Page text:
4 important pros and cons of drawing your pension early

As the cost-of-living crisis prevails, you might be searching for ways to boost your disposable income to match rising costs.

Indeed, in a survey conducted by Canada Life in August 2022, published by MoneyAge, 55% of UK adults said they were finding ways to boost their income due to the cost of living crisis.

Interestingly, 13% of those surveyed planned to access their pension earlier than they’d planned for this reason.

In 2010, former chancellor George Osborne began a series of pension reforms, including allowing pension holders to access some or all of their pot at age 55 (or 57 as of 2028). This means that, even if you have not yet stopped work, you can top up your income using your pension savings from your 55th birthday onwards.

However, there could be some negative financial ramifications of withdrawing your pension earlier than you had planned – especially if you commit to this strategy uninformed.

So, here are four important pros and cons of withdrawing your pension early.

2 important pros of early pension withdrawal

1. Your pension fund could help you shoulder rising costs

Of course, even if you have accumulated a significant amount of wealth, increasing costs could be hitting you from all sides this year.

Expenses that could have simultaneously risen include:

  • Your mortgage, after the Bank of England (BoE) has raised interest rates eight times since December 2021
  • School or university fees for children, including maintenance costs for those in higher education
  • Everyday expenditure, such as fuel and food
  • Business costs, including debts, rent, and importing goods.

By drawing your pension now, your retirement income could help shoulder some of the costs that are putting immediate pressure on your finances.

2. You can continue paying into your pension even after you withdraw it

Once you withdraw money from your pension pot, you can continue paying into it.

So, you can still benefit from making workplace pension contributions, and some of the efficiencies that come with them. This is beneficial, as it means you can continue building an invested pot over the next decade or so while you continue earning.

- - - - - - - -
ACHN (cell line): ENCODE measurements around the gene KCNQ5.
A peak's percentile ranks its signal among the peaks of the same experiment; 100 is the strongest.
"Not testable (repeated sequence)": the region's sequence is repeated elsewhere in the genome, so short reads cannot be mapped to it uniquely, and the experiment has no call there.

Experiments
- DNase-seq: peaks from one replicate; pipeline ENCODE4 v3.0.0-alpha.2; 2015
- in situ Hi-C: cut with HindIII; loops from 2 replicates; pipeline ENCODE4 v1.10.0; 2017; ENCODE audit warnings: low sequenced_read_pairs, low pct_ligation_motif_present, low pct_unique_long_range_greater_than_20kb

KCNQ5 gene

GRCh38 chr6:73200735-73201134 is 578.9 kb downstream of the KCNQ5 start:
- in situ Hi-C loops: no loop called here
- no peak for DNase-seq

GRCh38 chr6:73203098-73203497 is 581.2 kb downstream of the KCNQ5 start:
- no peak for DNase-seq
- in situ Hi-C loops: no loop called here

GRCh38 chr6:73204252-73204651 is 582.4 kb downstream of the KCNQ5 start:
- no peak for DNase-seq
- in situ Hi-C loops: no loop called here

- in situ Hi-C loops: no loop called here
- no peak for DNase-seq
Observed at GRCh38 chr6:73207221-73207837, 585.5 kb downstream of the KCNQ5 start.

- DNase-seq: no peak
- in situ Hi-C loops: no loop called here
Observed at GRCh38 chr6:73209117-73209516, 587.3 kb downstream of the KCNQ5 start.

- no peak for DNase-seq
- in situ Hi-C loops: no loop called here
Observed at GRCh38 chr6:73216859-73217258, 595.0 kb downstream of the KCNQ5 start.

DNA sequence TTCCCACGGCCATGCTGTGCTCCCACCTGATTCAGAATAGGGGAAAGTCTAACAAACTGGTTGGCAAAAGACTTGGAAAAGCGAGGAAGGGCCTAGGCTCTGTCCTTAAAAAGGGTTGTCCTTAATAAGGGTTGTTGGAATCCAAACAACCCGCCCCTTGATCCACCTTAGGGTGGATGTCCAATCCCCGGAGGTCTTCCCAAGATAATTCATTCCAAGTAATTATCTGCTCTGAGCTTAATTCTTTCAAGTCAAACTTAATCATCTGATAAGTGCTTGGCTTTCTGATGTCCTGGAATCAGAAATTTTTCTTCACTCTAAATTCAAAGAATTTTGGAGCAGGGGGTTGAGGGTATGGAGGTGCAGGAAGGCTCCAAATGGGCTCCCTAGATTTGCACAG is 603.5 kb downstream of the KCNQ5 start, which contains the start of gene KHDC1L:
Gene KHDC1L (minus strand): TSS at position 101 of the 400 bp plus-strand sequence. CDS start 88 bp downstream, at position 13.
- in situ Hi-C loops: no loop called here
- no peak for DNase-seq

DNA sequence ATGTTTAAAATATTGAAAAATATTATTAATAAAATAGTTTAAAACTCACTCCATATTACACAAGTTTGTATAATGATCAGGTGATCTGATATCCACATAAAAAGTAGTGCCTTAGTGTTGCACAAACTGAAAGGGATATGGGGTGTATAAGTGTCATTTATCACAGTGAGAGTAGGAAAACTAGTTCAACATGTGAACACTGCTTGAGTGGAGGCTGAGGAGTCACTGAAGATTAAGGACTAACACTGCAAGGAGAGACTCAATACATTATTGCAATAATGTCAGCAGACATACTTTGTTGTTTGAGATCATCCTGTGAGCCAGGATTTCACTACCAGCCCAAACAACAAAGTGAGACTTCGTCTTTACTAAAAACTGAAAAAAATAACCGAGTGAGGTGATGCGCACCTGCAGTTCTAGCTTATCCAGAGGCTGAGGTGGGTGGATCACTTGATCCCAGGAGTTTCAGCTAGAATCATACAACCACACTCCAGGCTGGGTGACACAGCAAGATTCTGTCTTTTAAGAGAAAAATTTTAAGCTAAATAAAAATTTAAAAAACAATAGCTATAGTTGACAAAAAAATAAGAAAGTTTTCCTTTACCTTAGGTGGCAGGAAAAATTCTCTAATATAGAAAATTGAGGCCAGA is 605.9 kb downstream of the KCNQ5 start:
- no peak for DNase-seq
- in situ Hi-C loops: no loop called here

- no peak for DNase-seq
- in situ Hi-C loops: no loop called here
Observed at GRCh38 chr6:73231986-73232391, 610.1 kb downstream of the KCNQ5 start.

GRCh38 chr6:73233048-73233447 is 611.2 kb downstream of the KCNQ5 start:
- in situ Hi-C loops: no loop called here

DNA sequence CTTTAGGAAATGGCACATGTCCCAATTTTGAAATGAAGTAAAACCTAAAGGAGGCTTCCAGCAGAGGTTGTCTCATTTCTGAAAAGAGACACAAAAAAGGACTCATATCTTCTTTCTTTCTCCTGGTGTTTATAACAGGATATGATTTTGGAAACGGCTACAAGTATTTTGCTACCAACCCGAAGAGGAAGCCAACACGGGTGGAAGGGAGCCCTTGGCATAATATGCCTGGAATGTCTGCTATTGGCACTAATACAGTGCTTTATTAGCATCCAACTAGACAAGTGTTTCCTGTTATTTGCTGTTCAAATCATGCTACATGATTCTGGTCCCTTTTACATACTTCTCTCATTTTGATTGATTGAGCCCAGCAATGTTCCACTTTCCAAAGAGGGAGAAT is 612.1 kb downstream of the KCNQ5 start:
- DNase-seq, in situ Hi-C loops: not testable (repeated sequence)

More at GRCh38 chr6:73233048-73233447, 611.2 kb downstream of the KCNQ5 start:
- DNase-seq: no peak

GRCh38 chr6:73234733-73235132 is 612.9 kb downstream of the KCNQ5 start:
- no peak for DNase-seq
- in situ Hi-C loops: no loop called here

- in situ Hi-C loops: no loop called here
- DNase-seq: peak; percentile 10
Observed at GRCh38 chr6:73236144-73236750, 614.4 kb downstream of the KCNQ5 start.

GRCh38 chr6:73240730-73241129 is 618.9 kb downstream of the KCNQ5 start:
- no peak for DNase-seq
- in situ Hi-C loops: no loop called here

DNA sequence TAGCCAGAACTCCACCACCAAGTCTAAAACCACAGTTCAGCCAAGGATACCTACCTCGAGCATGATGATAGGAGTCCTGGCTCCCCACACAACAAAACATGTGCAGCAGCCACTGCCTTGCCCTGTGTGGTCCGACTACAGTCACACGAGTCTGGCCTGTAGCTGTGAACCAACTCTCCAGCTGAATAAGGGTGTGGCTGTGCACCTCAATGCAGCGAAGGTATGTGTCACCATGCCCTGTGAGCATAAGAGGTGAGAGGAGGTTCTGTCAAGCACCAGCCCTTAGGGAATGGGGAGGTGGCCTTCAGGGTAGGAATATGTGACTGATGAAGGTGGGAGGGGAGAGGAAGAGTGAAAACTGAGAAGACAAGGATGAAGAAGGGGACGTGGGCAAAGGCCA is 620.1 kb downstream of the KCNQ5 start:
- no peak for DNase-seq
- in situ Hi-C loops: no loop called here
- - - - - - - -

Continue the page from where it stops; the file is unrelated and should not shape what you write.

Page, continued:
However, if you have begun to flexibly draw your pension, you are likely to have triggered the Money Purchase Annual Allowance (MPAA), which limits the amount you can contribute each year while receiving tax relief.

As of the 2022/23 tax year, the Annual Allowance – the amount you can pay into your pension while benefiting from tax relief – stands at £40,000, or your total earnings, whichever is lower.

Importantly, once you have triggered the MPAA, the amount you can contribute tax-efficiently falls to just £4,000.

So, while you can still pay into your pension after you draw it flexibly, it is crucial to keep an eye on the amount you pay in each tax year.

2 potential cons of taking your pension early

1. Your tax bill could increase significantly if you don't plan ahead

If you wish to draw some or all of your pension from age 55 onwards, it is crucial to pay attention to your tax liability before you decide to withdraw funds.

Everyone, once they reach 55 (or 57 as of 2028) can draw 25% of their pension as a lump sum without paying additional Income Tax, unless you have breached the Lifetime Allowance (LTA).

However, drawing more than 25% at once will likely incur Income Tax charges, and is added to any other income you earn. Drawing an amount above 25% of your pension pot could even push you into a higher tax bracket, making withdrawal very inefficient.

Especially if you are accessing your pension earlier than you had planned to combat rising expenses in the cost of living crisis, being pushed into a higher tax bracket could deplete your hard-earned savings and incur further financial stress.

To ensure you draw your pension as tax-efficiently as possible, contact your Kellands financial planner before you take funds from your pot. We can help.

2. You risk running your pension pot dry in later life

Of course, the earlier you access your pension, the further you will need to make it stretch.

In today’s world, life expectancies are rising. According to the Office for National Statistics (ONS), life expectancy for men reached 79 in 2020, with women expected to live to almost 83 years old on average.

Plus, a 2021 government report suggests 3 in 4 adults will face later-life care costs in their lifetime, some of which can equal tens of thousands of pounds.

What’s more, a report published in FTAdviser suggests many savers will need up to an additional £90,000 in their pension pot to match rising inflation, which reached 11.05% in the year to October 2022.

So, all in all, drawing your pension early could mean you run the risk of drying up your savings later in life.

However, there is no need to panic. By working with your Kellands financial planner, you can more confidently determine whether you can afford to take your pension early while keeping your later-life income sustainable.

Get in touch

For a conversation about whether drawing your pension earlier than you’d planned might work for you, email us at hale@kelland.co.uk, or call 0161 929 8838.

Article written by Madeleine Goode.

Please note

This article is for general information only and does not constitute advice. The information is aimed at retail clients only.

A pension is a long-term investment not normally accessible until 55 (57 from April 2028). The fund value may fluctuate and can go down, which would have an impact on the level of pension benefits available. Past performance is not a reliable indicator of future results.

The tax implications of pension withdrawals will be based on your individual circumstances. Thresholds, percentage rates and tax legislation may change in subsequent Finance Acts.


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